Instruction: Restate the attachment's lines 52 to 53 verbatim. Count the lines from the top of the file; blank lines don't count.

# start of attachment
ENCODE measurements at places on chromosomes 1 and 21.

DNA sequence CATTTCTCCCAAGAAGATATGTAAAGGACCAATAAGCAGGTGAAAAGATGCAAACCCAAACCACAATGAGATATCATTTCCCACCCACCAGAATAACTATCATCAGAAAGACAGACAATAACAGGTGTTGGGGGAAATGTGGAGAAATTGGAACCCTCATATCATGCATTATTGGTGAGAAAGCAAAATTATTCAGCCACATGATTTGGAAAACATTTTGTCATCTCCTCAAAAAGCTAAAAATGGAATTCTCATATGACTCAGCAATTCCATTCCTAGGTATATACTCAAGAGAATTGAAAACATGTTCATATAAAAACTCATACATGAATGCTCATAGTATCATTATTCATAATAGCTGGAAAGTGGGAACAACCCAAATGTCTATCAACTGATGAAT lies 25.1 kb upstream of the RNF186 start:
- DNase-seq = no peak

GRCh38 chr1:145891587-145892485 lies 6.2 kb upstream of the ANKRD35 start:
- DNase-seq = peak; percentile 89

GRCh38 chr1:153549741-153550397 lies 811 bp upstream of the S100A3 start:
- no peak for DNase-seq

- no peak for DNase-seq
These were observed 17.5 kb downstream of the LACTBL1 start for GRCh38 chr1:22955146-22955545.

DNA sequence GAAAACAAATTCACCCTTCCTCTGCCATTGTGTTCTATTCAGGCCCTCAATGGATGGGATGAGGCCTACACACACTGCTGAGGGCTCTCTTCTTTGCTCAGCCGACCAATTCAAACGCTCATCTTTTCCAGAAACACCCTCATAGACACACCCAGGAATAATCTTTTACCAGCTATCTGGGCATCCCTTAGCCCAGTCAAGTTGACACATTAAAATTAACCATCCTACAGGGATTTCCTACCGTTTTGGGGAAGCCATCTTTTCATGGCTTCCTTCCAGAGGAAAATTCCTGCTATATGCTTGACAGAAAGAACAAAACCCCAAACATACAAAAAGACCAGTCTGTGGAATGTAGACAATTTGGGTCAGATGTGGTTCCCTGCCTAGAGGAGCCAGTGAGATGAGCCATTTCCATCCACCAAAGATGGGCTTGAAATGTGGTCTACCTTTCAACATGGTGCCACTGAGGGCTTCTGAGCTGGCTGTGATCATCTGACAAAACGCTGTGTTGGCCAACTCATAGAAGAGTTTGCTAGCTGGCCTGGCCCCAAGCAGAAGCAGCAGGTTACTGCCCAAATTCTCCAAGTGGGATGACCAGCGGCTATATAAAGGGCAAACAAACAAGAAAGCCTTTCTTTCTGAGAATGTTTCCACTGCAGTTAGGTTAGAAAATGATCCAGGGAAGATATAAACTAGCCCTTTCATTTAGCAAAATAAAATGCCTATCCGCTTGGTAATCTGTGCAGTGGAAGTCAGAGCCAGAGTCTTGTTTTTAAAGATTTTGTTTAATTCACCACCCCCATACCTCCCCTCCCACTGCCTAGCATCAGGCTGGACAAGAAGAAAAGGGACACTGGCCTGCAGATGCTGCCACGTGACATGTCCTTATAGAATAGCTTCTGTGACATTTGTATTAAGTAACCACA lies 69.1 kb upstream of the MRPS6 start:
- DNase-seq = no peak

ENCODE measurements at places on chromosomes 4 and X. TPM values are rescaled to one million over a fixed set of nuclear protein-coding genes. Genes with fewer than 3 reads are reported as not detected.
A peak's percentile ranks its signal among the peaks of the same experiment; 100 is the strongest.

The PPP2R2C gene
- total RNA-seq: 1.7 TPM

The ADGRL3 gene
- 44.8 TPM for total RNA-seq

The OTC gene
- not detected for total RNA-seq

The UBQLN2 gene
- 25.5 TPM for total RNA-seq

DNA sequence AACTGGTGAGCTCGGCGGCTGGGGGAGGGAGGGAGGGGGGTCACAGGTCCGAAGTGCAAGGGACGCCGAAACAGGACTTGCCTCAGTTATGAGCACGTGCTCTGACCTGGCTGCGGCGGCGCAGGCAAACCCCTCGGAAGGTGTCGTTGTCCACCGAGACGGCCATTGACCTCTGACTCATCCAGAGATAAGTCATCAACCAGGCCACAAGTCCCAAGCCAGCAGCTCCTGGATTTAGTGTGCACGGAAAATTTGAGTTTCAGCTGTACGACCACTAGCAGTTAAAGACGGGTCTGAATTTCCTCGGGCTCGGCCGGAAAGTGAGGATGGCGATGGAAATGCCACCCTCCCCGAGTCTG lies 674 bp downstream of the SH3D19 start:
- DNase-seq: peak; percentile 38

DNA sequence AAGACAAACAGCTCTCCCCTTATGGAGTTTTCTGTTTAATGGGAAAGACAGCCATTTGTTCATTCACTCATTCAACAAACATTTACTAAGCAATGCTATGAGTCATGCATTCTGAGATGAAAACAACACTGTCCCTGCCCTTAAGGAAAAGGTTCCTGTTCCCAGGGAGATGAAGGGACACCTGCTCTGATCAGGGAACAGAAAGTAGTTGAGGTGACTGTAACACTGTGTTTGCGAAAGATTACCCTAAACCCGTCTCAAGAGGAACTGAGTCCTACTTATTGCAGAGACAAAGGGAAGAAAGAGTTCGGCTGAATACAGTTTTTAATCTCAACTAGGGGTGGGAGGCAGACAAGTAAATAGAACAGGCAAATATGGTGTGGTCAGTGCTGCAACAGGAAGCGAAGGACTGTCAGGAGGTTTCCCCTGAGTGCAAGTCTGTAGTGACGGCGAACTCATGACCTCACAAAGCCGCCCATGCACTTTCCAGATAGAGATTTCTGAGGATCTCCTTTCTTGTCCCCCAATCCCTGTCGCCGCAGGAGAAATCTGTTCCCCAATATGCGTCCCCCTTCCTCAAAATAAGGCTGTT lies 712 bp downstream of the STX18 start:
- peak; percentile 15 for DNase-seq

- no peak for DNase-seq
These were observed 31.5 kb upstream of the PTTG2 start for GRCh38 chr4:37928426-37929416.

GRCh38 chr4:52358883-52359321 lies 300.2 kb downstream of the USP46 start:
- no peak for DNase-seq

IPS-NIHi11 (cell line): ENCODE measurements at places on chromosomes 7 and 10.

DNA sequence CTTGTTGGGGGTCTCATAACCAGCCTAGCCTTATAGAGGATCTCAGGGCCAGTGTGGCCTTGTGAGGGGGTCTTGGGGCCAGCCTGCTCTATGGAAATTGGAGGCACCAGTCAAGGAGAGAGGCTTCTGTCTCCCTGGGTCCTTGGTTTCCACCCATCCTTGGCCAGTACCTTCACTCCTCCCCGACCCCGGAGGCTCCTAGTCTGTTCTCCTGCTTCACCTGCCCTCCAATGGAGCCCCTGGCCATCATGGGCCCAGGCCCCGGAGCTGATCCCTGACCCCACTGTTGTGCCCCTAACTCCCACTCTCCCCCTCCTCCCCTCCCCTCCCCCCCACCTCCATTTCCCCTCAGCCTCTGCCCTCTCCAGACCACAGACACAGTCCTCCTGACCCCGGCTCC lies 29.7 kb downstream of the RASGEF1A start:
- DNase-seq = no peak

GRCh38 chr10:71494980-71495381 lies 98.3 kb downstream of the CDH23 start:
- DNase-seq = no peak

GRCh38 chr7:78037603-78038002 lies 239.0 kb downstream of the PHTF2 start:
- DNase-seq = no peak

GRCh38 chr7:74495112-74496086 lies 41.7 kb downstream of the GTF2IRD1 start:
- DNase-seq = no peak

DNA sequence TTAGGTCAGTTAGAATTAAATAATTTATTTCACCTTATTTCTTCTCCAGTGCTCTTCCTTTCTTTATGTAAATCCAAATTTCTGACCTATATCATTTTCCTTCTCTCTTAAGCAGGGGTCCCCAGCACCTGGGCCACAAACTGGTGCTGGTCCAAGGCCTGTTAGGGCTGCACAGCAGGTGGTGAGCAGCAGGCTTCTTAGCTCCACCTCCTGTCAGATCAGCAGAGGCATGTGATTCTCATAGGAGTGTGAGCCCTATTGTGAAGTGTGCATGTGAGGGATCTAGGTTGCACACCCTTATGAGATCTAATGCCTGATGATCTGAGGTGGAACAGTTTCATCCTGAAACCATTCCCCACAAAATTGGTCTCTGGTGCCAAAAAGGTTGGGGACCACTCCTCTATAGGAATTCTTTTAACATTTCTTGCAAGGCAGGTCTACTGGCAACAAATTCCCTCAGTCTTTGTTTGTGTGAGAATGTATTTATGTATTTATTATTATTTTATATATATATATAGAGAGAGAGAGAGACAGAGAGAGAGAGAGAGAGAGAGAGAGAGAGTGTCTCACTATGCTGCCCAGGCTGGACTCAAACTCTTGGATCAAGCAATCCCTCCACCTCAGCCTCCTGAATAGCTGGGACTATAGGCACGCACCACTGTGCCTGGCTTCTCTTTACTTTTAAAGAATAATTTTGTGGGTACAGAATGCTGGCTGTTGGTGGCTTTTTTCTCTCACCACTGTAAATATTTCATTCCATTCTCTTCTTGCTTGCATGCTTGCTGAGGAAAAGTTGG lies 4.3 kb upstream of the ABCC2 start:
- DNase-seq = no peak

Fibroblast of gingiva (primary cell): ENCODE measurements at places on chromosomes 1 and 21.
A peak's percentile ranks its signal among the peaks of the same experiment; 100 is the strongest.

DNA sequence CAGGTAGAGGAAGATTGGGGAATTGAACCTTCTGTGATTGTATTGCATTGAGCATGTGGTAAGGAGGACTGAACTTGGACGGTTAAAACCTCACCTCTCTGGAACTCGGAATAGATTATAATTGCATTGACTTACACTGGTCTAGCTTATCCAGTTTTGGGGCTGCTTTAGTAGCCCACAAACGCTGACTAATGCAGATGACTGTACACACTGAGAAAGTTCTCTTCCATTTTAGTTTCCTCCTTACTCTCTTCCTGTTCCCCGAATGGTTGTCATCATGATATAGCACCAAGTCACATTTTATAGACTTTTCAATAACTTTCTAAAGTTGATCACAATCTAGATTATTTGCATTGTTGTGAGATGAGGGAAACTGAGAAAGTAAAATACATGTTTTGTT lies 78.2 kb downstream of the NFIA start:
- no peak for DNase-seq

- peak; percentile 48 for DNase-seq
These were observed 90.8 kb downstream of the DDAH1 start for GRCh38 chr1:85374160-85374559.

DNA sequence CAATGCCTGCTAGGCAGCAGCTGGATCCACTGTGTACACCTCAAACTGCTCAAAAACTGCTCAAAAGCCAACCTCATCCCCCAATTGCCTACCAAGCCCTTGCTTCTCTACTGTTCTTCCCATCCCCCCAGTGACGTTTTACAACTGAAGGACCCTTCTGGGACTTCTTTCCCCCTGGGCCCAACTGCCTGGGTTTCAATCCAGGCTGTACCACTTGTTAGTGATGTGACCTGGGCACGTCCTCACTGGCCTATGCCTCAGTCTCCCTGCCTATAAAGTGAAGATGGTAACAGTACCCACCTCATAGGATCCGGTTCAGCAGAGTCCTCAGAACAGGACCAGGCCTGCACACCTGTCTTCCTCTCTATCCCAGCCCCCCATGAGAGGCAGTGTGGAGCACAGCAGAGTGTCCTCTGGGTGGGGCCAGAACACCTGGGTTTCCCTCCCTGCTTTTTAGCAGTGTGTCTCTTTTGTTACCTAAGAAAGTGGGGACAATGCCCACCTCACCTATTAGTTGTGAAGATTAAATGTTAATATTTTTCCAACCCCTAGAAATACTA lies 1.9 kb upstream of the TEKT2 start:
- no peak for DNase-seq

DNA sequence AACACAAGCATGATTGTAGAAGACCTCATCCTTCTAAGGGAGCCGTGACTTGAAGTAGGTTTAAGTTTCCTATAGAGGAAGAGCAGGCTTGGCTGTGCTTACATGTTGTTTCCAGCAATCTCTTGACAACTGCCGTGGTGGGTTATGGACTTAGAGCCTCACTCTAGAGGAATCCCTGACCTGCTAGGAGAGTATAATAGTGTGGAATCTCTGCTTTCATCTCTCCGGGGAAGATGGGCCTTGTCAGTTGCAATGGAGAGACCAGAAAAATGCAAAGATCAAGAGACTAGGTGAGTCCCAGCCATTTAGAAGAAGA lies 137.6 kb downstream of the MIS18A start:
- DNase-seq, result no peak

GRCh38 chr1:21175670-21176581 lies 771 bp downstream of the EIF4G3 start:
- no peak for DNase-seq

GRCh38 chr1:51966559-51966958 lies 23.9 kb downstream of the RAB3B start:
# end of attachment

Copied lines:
- no peak for DNase-seq

GRCh38 chr1:51966559-51966958 lies 23.9 kb downstream of the RAB3B start: